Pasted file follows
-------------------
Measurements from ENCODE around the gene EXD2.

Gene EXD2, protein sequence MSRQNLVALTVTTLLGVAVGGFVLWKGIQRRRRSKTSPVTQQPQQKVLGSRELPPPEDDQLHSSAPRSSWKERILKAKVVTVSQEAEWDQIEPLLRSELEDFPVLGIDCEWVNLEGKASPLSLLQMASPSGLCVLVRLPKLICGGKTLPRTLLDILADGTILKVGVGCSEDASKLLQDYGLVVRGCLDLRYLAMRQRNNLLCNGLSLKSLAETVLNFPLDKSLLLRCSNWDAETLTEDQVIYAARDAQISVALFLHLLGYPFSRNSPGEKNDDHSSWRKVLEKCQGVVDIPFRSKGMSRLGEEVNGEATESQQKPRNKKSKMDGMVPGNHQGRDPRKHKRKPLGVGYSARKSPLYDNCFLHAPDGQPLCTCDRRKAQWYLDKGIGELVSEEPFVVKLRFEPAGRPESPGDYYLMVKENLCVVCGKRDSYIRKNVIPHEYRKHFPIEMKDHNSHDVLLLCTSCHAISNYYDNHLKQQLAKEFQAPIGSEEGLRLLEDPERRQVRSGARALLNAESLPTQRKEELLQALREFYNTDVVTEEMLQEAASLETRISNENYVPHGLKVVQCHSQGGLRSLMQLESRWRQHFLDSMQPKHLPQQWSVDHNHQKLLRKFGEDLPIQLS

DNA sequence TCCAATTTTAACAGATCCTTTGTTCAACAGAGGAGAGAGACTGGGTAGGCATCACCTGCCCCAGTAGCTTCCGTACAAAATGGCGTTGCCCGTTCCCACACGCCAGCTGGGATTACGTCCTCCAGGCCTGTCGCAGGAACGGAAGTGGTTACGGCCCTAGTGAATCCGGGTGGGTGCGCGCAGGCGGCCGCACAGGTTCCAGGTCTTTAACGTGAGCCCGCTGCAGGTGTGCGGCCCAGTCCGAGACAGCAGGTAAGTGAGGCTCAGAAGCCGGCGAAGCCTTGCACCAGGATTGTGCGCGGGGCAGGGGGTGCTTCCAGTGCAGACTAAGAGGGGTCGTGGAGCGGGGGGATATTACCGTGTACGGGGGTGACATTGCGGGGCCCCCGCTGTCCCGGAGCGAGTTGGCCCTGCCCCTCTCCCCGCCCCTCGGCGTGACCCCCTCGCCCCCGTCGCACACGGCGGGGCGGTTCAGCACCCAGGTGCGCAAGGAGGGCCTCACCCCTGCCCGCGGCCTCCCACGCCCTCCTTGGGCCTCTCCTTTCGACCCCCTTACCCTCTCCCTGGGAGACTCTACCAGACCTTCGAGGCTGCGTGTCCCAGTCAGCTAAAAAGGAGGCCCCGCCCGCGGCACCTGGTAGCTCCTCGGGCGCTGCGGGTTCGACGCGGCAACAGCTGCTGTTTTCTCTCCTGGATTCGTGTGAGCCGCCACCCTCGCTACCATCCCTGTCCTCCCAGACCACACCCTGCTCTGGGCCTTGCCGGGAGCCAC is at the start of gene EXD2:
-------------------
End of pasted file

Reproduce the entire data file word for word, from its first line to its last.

Measurements from ENCODE around the gene EXD2.

Gene EXD2, protein sequence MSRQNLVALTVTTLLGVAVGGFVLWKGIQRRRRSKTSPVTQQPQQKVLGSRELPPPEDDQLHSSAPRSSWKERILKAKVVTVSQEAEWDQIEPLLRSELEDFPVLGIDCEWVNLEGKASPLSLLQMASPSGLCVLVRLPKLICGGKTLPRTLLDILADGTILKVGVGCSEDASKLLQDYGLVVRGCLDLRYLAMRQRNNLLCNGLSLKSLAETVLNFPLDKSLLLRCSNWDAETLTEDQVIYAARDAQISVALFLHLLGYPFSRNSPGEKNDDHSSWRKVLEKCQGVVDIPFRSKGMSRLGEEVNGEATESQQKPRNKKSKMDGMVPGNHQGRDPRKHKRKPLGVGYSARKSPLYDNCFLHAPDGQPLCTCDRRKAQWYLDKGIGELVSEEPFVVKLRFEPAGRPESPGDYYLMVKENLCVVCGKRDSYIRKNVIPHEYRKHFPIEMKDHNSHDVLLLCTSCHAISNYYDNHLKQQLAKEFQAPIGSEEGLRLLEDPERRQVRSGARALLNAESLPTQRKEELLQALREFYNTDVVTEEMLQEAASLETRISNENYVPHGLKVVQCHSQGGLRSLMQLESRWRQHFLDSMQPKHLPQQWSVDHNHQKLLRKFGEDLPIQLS

DNA sequence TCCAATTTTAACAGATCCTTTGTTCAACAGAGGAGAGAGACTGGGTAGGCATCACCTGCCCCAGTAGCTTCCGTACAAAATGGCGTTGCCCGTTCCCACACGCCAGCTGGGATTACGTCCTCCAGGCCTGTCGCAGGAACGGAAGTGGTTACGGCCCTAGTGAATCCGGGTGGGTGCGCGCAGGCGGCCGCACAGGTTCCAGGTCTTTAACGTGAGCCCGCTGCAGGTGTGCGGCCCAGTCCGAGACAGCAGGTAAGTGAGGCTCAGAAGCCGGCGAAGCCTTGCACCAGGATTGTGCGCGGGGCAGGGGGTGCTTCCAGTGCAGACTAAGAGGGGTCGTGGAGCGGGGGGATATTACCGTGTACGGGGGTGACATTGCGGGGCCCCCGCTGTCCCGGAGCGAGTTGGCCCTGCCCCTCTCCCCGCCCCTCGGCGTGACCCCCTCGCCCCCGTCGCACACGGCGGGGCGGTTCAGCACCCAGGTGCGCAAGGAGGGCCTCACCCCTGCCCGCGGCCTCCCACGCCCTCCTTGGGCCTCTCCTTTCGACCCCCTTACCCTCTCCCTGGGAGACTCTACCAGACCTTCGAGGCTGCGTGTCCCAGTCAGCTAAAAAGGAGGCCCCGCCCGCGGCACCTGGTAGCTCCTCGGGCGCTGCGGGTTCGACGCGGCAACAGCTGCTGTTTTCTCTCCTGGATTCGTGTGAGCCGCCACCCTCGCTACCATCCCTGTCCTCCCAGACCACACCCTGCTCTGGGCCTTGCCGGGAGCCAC is at the start of gene EXD2: